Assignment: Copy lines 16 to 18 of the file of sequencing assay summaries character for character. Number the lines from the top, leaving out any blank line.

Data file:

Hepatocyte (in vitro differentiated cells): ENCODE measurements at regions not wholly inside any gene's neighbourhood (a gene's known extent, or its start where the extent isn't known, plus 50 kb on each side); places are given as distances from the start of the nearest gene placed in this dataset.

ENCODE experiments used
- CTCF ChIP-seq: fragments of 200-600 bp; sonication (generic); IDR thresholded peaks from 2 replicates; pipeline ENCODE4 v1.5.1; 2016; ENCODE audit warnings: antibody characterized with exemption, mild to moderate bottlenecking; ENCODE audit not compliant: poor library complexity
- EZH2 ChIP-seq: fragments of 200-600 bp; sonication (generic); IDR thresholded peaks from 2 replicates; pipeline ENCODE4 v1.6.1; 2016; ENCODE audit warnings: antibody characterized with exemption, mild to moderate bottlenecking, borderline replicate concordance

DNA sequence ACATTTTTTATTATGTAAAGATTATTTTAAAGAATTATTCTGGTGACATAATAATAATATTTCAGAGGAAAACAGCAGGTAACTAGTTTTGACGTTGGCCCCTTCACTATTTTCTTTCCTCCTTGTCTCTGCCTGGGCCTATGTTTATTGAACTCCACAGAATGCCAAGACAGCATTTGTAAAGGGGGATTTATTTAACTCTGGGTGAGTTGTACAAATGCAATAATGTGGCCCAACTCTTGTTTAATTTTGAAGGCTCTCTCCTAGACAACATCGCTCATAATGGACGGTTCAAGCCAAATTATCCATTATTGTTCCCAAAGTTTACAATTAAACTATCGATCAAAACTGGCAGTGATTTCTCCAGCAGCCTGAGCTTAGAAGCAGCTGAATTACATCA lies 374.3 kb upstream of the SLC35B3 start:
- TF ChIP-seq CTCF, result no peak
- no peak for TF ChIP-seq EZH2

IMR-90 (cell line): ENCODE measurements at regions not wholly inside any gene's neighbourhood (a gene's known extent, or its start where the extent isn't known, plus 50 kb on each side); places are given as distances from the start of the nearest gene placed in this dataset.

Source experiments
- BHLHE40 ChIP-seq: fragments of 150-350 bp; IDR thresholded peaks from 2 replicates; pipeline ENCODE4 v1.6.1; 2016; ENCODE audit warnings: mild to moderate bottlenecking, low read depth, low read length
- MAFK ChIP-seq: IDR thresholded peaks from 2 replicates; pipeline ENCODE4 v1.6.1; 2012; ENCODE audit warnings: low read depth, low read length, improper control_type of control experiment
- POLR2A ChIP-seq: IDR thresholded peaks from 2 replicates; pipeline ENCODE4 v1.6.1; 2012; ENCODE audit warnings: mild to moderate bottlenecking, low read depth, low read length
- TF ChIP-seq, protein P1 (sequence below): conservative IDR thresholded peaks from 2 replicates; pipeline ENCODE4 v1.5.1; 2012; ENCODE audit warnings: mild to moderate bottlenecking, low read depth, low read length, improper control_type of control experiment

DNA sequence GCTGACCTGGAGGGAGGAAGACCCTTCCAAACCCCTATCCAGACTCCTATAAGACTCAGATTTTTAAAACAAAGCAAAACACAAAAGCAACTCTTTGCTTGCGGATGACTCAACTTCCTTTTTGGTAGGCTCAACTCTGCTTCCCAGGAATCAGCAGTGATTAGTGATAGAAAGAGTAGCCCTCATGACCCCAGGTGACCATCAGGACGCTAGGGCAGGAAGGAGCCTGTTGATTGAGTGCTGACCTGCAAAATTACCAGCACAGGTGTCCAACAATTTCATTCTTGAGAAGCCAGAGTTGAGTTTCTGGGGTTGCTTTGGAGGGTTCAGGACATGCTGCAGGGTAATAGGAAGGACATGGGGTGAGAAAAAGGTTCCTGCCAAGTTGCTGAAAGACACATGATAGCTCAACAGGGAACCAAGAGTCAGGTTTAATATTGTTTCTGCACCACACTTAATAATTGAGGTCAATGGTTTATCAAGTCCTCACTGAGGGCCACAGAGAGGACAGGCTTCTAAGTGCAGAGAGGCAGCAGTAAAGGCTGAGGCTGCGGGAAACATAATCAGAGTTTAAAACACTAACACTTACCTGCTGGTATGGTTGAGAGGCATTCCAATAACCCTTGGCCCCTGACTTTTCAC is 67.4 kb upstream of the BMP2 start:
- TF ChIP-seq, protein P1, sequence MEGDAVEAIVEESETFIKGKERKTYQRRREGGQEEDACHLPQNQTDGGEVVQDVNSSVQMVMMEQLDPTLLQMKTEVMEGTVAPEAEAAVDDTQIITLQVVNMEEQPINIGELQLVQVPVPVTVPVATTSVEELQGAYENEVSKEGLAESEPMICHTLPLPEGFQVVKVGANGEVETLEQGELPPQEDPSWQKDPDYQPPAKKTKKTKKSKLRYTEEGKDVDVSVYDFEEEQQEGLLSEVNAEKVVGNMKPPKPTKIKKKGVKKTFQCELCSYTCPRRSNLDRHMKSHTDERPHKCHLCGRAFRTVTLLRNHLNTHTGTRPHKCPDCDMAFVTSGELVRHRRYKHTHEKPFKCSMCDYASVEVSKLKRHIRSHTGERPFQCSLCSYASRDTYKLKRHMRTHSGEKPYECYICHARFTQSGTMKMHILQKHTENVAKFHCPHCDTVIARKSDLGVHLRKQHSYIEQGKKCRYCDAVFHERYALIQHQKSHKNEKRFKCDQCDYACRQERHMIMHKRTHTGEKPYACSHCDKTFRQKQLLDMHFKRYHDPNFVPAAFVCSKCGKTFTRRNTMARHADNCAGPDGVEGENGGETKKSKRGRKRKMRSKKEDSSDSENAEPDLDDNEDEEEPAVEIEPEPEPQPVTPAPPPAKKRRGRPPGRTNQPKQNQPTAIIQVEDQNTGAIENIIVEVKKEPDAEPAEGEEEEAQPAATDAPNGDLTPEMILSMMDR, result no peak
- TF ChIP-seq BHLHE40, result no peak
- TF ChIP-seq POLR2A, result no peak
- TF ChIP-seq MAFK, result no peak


- TF ChIP-seq BHLHE40, result no peak
- TF ChIP-seq POLR2A, result no peak
- TF ChIP-seq MAFK, result no peak